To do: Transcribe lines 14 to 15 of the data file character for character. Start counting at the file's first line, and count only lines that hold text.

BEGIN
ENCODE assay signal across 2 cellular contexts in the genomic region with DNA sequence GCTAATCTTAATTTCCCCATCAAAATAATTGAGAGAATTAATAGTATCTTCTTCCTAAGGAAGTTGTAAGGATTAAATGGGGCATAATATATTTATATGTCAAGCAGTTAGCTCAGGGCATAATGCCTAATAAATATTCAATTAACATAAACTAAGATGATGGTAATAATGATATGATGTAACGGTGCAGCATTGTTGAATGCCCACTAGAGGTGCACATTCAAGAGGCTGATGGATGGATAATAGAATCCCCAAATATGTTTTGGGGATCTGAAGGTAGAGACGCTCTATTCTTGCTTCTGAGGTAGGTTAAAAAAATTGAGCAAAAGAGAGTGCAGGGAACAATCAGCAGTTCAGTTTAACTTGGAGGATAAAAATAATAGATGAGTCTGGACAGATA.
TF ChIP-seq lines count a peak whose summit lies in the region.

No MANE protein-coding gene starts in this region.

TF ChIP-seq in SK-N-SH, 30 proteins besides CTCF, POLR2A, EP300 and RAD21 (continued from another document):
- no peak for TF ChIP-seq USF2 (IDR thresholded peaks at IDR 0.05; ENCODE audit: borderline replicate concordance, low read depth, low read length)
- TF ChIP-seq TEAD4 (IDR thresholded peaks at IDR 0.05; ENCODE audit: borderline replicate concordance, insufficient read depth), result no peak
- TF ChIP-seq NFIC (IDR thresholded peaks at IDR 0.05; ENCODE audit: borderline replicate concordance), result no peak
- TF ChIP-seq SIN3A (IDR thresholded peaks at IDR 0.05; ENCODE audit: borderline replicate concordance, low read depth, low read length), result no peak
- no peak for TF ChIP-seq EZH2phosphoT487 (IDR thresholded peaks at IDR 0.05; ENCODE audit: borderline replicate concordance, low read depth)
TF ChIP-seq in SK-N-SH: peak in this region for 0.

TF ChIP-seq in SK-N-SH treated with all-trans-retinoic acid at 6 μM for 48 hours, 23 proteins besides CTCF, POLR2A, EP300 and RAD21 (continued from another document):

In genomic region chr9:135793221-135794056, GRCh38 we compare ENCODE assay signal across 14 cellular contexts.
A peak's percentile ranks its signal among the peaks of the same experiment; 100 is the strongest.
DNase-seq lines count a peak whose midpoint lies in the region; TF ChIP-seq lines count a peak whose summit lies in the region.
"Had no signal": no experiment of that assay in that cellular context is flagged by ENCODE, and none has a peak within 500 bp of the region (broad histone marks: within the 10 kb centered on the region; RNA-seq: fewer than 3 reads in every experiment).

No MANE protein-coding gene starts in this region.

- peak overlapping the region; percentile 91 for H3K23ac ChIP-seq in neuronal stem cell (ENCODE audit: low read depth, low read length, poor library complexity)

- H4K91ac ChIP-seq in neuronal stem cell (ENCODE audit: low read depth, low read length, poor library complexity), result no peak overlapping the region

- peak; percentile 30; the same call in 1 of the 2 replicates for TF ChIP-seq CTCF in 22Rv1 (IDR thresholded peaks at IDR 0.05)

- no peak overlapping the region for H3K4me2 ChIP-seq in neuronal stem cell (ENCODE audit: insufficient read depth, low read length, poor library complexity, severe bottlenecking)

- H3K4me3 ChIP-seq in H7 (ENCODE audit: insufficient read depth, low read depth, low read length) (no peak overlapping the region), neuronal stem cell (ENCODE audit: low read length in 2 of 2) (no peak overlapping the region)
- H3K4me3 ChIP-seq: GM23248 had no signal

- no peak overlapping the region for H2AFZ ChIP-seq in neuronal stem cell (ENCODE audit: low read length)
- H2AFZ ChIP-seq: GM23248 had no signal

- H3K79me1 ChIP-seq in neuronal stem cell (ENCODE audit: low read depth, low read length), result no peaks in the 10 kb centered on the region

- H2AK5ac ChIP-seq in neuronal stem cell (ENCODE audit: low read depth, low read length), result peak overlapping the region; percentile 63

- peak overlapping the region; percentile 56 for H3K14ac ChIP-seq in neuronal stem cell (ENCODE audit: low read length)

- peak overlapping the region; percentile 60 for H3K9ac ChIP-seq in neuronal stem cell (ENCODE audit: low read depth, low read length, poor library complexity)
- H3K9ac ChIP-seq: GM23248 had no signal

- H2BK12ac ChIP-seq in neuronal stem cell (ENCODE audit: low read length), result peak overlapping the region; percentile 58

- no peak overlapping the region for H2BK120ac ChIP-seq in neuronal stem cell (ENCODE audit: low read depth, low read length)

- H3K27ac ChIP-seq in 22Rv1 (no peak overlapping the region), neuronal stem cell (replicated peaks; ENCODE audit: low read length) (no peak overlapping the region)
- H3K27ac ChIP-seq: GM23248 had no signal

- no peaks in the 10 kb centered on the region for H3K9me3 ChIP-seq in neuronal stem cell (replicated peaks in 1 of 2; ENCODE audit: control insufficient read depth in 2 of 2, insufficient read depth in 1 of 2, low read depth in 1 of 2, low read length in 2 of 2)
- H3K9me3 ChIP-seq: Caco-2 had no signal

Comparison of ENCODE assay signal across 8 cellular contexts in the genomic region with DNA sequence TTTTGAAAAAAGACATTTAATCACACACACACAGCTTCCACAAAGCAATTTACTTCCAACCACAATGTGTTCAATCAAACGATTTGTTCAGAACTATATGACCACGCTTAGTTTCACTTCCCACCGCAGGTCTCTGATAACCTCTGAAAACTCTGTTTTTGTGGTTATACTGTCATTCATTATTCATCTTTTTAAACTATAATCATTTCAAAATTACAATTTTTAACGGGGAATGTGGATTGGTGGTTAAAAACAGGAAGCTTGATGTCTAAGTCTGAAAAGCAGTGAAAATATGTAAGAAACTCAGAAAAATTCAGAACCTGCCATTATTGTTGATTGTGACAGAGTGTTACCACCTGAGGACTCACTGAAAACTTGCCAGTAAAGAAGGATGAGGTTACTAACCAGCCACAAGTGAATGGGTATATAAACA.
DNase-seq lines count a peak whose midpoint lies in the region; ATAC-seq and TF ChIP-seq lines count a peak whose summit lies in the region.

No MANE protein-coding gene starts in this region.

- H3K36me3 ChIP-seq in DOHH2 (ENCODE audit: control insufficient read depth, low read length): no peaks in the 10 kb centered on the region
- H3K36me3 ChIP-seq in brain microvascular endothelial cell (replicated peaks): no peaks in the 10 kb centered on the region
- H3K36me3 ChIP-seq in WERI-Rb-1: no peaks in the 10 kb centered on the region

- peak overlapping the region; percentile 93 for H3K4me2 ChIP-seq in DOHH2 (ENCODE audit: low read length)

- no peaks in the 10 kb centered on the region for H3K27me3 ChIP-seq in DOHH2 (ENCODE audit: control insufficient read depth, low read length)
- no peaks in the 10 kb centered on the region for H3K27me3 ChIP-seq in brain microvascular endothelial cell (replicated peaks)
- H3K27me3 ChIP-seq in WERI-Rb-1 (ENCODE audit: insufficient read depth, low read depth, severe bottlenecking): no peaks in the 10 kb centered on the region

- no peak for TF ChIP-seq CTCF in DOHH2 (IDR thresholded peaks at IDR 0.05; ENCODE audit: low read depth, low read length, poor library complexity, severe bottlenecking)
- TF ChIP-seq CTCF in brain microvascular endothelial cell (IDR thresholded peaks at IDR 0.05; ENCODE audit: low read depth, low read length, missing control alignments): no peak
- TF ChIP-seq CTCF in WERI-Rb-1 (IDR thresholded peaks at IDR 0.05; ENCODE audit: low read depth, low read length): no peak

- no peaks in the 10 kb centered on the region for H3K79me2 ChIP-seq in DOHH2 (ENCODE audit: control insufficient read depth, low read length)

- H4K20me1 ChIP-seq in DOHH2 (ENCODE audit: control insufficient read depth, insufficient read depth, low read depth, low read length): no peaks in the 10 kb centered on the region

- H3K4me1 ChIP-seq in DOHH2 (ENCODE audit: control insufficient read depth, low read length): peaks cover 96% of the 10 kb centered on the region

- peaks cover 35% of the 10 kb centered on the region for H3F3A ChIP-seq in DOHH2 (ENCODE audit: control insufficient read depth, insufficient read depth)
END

DNase-seq lines count a peak whose midpoint lies in the region; TF ChIP-seq lines count a peak whose summit lies in the region.
"Had no signal": no experiment of that assay in that cellular context is flagged by ENCODE, and none has a peak within 500 bp of the region (broad histone marks: within the 10 kb centered on the region; RNA-seq: fewer than 3 reads in every experiment).